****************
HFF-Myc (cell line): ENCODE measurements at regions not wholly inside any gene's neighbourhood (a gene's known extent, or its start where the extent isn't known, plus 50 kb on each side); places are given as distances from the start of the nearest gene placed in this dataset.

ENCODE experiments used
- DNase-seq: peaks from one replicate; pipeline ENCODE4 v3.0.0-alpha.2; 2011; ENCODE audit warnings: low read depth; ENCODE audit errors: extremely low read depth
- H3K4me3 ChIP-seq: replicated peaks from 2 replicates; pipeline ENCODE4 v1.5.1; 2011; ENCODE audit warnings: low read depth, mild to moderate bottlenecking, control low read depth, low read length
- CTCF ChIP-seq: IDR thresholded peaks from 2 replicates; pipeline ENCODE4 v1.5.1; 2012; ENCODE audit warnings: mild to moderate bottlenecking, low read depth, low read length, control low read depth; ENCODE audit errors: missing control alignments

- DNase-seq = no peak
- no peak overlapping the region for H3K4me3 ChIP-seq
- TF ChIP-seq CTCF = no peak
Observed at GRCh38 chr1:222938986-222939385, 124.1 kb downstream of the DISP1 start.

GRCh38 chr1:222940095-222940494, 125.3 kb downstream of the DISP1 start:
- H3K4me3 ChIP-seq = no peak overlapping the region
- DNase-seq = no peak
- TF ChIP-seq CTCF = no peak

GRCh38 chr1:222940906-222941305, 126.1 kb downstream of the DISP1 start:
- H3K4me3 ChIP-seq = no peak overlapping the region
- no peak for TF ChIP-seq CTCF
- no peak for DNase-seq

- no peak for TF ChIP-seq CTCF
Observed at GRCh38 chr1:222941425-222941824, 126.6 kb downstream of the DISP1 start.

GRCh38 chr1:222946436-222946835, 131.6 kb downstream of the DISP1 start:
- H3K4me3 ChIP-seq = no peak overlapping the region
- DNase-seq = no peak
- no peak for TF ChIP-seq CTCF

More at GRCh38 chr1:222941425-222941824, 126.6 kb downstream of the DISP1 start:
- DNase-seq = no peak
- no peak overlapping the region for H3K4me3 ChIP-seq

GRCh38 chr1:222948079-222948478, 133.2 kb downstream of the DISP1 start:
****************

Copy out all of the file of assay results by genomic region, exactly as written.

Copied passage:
HFF-Myc (cell line): ENCODE measurements at regions not wholly inside any gene's neighbourhood (a gene's known extent, or its start where the extent isn't known, plus 50 kb on each side); places are given as distances from the start of the nearest gene placed in this dataset.

ENCODE experiments used
- DNase-seq: peaks from one replicate; pipeline ENCODE4 v3.0.0-alpha.2; 2011; ENCODE audit warnings: low read depth; ENCODE audit errors: extremely low read depth
- H3K4me3 ChIP-seq: replicated peaks from 2 replicates; pipeline ENCODE4 v1.5.1; 2011; ENCODE audit warnings: low read depth, mild to moderate bottlenecking, control low read depth, low read length
- CTCF ChIP-seq: IDR thresholded peaks from 2 replicates; pipeline ENCODE4 v1.5.1; 2012; ENCODE audit warnings: mild to moderate bottlenecking, low read depth, low read length, control low read depth; ENCODE audit errors: missing control alignments

- DNase-seq = no peak
- no peak overlapping the region for H3K4me3 ChIP-seq
- TF ChIP-seq CTCF = no peak
Observed at GRCh38 chr1:222938986-222939385, 124.1 kb downstream of the DISP1 start.

GRCh38 chr1:222940095-222940494, 125.3 kb downstream of the DISP1 start:
- H3K4me3 ChIP-seq = no peak overlapping the region
- DNase-seq = no peak
- TF ChIP-seq CTCF = no peak

GRCh38 chr1:222940906-222941305, 126.1 kb downstream of the DISP1 start:
- H3K4me3 ChIP-seq = no peak overlapping the region
- no peak for TF ChIP-seq CTCF
- no peak for DNase-seq

- no peak for TF ChIP-seq CTCF
Observed at GRCh38 chr1:222941425-222941824, 126.6 kb downstream of the DISP1 start.

GRCh38 chr1:222946436-222946835, 131.6 kb downstream of the DISP1 start:
- H3K4me3 ChIP-seq = no peak overlapping the region
- DNase-seq = no peak
- no peak for TF ChIP-seq CTCF

More at GRCh38 chr1:222941425-222941824, 126.6 kb downstream of the DISP1 start:
- DNase-seq = no peak
- no peak overlapping the region for H3K4me3 ChIP-seq

GRCh38 chr1:222948079-222948478, 133.2 kb downstream of the DISP1 start: